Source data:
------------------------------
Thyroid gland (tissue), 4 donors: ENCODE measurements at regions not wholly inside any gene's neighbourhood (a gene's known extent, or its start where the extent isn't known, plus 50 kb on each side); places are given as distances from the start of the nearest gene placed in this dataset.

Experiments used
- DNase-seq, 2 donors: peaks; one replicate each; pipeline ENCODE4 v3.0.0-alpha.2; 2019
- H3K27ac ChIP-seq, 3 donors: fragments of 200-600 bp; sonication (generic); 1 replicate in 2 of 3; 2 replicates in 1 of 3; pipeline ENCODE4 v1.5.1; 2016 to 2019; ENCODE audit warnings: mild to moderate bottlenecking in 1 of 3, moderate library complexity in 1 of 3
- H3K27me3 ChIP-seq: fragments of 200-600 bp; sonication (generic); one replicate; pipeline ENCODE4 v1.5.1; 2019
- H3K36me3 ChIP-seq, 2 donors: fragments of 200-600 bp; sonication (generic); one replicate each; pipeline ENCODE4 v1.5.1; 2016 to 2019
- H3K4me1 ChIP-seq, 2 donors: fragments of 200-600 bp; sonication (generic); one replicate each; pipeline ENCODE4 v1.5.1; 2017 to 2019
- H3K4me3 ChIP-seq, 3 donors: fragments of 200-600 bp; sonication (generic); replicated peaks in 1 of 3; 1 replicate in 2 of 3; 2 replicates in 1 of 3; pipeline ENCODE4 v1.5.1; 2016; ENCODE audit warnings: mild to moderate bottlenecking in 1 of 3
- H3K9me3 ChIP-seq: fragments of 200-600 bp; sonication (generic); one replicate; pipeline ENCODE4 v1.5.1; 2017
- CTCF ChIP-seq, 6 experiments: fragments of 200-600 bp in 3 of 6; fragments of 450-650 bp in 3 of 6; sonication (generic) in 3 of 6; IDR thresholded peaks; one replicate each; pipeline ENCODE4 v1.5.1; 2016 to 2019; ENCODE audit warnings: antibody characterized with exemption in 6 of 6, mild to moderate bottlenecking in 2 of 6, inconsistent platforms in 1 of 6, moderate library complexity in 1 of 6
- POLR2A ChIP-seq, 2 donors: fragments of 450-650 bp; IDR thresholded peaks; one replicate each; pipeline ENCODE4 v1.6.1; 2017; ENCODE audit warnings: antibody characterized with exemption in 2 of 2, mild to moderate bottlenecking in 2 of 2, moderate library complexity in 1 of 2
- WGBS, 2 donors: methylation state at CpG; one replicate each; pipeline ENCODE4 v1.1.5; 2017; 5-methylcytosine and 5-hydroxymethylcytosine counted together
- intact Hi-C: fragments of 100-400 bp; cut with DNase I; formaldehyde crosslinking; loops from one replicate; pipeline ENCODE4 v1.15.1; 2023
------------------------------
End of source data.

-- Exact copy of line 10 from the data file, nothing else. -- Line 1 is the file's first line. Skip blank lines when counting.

- CTCF ChIP-seq, 6 experiments: fragments of 200-600 bp in 3 of 6; fragments of 450-650 bp in 3 of 6; sonication (generic) in 3 of 6; IDR thresholded peaks; one replicate each; pipeline ENCODE4 v1.5.1; 2016 to 2019; ENCODE audit warnings: antibody characterized with exemption in 6 of 6, mild to moderate bottlenecking in 2 of 6, inconsistent platforms in 1 of 6, moderate library complexity in 1 of 6